Finding early career researcher work

Research is fun and being an early career researcher seems to mean having a number of interesting part-time fixed term contracts, albeit along with a heavier tutoring load than when a PhD student.
As a qualitative researcher, contracts so far have included:
  • coding text
  • collecting interviews
  • coding and analysing interview transcripts.
Most recently, getting a proposal written and accepted took several months – no, I didn’t do it, but was lucky to be in a small team working on it, so I observed and learned what was happening, what questions were asked and how they were answered.  Now we start the investigation – older peoples’  participation in on-line communities.
It’s a small investigation with a limited budget over a short time span.   We’ve already planned and run a workshop with around a dozen participants.  How different that was from working alone on a PhD!  These participants came with experience in older adults, carers and caring, provision of laptops to families on benefits, and research experience in IT and in gerontology.   Within in three hours, we gained more information on how we might use our research resources than you’d get in six months as a PhD student.
If you know older people who use on-line communities (e.g.Twitter, Skype, a Ning community, Facebook, SocialLearn, Farmville),  please tell me.  Let’s share information because research is fun.
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About PosPosDoc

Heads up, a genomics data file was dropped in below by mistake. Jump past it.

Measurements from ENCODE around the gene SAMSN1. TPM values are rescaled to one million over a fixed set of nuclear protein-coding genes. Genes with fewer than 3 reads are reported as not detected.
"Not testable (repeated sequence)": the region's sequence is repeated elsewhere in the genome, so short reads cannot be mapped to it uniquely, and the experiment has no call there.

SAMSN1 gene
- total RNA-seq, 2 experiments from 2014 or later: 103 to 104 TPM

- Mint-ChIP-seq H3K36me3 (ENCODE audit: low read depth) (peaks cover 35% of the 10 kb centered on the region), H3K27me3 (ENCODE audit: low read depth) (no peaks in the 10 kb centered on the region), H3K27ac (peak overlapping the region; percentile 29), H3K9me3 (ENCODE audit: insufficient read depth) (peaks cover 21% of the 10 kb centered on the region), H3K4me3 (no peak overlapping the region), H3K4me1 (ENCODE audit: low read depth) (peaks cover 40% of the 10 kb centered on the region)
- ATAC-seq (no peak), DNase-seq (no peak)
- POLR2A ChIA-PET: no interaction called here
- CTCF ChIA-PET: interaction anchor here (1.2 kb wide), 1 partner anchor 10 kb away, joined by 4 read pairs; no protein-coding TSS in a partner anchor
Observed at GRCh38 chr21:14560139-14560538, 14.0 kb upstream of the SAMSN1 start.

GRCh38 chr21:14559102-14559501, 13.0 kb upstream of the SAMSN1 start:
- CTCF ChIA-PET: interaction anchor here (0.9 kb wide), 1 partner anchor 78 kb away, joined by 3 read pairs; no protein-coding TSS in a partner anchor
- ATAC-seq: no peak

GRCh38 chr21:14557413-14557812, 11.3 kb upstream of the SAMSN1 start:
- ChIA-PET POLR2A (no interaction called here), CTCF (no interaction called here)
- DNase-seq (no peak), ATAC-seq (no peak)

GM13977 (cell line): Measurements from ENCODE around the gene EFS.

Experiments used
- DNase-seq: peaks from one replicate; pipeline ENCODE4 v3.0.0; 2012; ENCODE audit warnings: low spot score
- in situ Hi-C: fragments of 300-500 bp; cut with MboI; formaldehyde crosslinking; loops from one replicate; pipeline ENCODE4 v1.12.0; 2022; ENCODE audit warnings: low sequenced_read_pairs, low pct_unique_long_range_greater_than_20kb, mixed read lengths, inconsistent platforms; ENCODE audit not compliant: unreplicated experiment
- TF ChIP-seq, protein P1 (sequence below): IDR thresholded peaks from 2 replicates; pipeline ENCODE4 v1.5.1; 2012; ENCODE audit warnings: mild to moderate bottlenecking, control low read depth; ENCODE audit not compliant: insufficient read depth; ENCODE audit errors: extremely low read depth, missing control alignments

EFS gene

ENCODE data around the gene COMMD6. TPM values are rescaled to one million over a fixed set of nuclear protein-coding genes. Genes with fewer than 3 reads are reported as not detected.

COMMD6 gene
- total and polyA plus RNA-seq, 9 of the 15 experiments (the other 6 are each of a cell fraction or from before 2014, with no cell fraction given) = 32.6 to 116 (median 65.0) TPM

Researching police learning. Researched reflective performance and its use in videos for learning STEM subjects. Researched older people online Researched engaged relationships between public sector clients and consultants on IT projects Know about public sector, project management, consultants, IT, and use of social media

3 responses to “Finding early career researcher work”

  1. Liz FitzGerald says :

    Hi, you might like to know about a paper that was presented at the BCS HCI 2012 conference last week in Birmingham:

    Older people’s social sharing practices in YouTube through an ethnographical lens – Sergio Sayago, Paula Forbes and Josep Blat

    Abstract: “This paper reports on a traditional, face-to-face ethnographical study of YouTube use and social sharing practices by 32 older people (65-90). The study was conducted in a computer clubhouse in Scotland over an 18-month period. Whereas research on Social Network Sites (SNS) is on the rise, very little is known about how people aged 60+ use them in their everyday lives, despite an ageing population. The study shows that the use of YouTube by this group of older people is occasional and motivated by face-to-face or online conversations in e-mails. They watch videos that they find meaningful, do not upload videos because they do not perceive any benefit in it, and search for videos by writing sentences, instead of clicking on categories, to reduce cognitive load. Online comments in YouTube are seldom read nor made. Instead, they make comments in f2f, and/or e- mails, always with key members of their social circles. They rate videos in these online and offline conversations, and share videos by capitalizing on previously learned strategies, such as copy- and-paste. We argue that these results provide a more complete picture of SNS and older people than that given by previous studies, and enable a discussion on their User Experience. We also discuss some implications for design.”

    Full paper at http://ewic.bcs.org/upload/pdf/ewic_hci12_full_paper20.pdf

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